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This is a place to share knowledge related to 1/12th scale racing. It is not to be used for conversations.

KITS:
Click links to go to manufacturer product page. If any are missing please add them!

TIRES:
Pre-mounted tires readily available in the US:
Pre-mounted tires readily available in the Europe:
  • Hot Race ??

Gluing your own donuts:
https://www.youtube.com/watch?v=hm7z1rz-74s - Special thanks to Edward Pickering!
Truing tires:
https://www.youtube.com/watch?v=8wqHOLWq6Uc - Special thanks to Edward Pickering!

The following information came from HERE, with some editing and information added. Thanks Christian!

THIS MAY NEED UPDATING FOR THE NEW BLACK CRC CARPET

Brands:
BSR, CRC, Jaco:
Pro One is no longer selling to the public, but it and the brands above are all mounted by BSR and use the same foam. The nomenclature of the BSR vs Jaco/CRC is a little different in a few instances but is otherwise the same. The BSR foam consists of three families, and can be identifed as synthetics, naturals, and blends.

Synthetics - The old school, light weight, easy to true "dry feeling" tires. These include tires like CRC/Jaco Yellow (BSR White), Black, Gray, etc. These tires offer the highest wear rate and lowest grip. Many racers continue to use these nder high bite conditions.

Naturals - These tires are usually the best alternative for low bite and asphalt. They include Pink, Magenta, Double Pink, Lilac (BSR Team Purple), Purple, and other tires. These tires provide a ton of grip, but tend to get sticky in high bite conditions. This rubber does not wear as easily, and the cars will pick up gunk and fibers from the carpet under most high bite conditions. This is especially bad if the humidity is high.

Blends - These are the tires most people run today. They were initially called "JFT foam" by some, as it was believed that the tires were the same as the JFT tires. We can divide the blends further into two groups: high rubber and low rubber content. The high rubber would be the new rear Orange and Red from the BSR family, and the low rubber would be the Green and Blue varieties. When, asked about the difference, John Foister from BSR Tires said they came from the same "family" of foam, but they offered different grip. According to John, the Green/Blue has more bite than Orange/Red, but from track testing Oranges offer more bite than Green (being equivalent to in hardness) when the grip is high and absolutely no grip when it is lower. The Orange foam has a denser pore structure and the tire is not as prone to chunking. It is also important to note is that BSR Blue rears are not the same as the BSR Blue fronts!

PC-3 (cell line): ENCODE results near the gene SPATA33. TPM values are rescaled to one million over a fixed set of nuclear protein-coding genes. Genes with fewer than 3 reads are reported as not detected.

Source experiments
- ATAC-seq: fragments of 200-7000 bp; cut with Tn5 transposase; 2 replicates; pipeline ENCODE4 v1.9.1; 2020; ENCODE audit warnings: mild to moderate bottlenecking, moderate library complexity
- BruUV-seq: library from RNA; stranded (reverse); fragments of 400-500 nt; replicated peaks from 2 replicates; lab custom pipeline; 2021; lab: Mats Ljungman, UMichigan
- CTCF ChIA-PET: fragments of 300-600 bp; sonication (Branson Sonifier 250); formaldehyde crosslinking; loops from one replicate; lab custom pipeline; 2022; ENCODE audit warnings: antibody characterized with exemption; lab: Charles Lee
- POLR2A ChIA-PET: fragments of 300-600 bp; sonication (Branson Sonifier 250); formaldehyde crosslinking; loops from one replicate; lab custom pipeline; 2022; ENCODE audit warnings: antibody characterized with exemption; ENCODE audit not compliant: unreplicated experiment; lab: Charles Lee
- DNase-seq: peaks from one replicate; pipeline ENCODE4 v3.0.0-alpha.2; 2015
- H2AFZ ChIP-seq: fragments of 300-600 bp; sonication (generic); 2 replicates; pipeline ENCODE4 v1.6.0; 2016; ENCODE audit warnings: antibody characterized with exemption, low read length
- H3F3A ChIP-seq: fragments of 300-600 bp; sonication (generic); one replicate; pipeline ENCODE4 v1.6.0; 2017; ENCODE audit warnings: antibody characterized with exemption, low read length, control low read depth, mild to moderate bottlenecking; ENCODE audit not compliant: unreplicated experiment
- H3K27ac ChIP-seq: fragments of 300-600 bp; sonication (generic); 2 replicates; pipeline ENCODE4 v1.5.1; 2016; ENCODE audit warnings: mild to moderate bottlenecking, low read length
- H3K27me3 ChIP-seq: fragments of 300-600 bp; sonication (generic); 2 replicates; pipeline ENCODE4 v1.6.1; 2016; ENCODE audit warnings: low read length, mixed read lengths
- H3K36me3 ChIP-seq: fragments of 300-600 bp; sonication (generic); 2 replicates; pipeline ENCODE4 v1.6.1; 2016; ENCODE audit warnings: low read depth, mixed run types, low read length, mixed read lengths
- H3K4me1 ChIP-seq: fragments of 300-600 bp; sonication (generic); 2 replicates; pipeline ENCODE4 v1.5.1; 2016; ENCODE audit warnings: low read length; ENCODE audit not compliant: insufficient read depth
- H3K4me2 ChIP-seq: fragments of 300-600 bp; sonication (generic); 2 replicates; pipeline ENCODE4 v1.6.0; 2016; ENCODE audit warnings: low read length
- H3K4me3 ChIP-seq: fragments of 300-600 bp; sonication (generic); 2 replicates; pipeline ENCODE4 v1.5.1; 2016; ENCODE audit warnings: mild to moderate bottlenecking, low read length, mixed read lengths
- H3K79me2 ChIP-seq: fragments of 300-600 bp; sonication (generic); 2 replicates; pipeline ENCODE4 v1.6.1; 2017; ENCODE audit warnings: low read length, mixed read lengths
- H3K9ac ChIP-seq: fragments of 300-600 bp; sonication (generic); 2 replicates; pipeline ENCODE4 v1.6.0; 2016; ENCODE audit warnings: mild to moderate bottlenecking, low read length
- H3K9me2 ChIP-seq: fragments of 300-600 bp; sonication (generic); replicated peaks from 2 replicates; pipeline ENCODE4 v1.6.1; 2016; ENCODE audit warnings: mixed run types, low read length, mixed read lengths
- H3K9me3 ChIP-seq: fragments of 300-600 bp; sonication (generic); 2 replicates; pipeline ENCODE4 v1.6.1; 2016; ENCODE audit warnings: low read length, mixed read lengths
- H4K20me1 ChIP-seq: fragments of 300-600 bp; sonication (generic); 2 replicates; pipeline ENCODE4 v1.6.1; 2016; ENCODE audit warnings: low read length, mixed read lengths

JFT:
JFT stands for Japan Foam Tire. They started the new wave of foam tires we are all using now (Blue/Blu, Green/Greene, Dbl Blue, etc). These tires are a little different than the BSR tire family, but work in very similar conditions. They offers four varieties A (asphalt), C (carpet), S (???), and R (???). This does not mean that those types only work on that surface, but this is what they recommend.

JFT uses the same foam for fronts and rears if the color is the same.

A: Used on asphalt, considered close to the natural rubber variety and are named consistently with other natural tires.
C: Used on carpet, considered a blend.
S: Used on carpet?, tires are ???
R: Used on carpet?, tires are ???

For setup, the JFT foam seem to generate more bite than the BSR, therefore the car tends to be a little more aggressive.

Ulti:
Ulti is another Japanese brand that offers an array of compounds. They have their own way of rating tires, and are difficult to equate to other brands. They have 4 different varieties, each in varying degrees of hardness.

J: High rubber content tire, similar to Pink/ Magenta. Soft would be close to a pink. These offer the most bite and are great for asphalt/carpet front tire. (J hard being very popular)